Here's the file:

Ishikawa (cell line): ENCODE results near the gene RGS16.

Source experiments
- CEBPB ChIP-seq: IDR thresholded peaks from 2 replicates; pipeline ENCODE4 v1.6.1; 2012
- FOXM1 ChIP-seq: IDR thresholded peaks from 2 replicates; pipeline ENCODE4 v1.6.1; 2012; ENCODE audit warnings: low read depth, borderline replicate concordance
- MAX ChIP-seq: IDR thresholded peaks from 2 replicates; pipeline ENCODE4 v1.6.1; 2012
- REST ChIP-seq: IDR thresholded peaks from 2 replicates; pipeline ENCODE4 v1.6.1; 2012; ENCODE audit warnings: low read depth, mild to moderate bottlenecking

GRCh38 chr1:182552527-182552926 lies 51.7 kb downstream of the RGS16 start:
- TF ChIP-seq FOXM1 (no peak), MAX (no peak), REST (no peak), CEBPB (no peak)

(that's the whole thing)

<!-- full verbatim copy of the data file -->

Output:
Ishikawa (cell line): ENCODE results near the gene RGS16.

Source experiments
- CEBPB ChIP-seq: IDR thresholded peaks from 2 replicates; pipeline ENCODE4 v1.6.1; 2012
- FOXM1 ChIP-seq: IDR thresholded peaks from 2 replicates; pipeline ENCODE4 v1.6.1; 2012; ENCODE audit warnings: low read depth, borderline replicate concordance
- MAX ChIP-seq: IDR thresholded peaks from 2 replicates; pipeline ENCODE4 v1.6.1; 2012
- REST ChIP-seq: IDR thresholded peaks from 2 replicates; pipeline ENCODE4 v1.6.1; 2012; ENCODE audit warnings: low read depth, mild to moderate bottlenecking

GRCh38 chr1:182552527-182552926 lies 51.7 kb downstream of the RGS16 start:
- TF ChIP-seq FOXM1 (no peak), MAX (no peak), REST (no peak), CEBPB (no peak)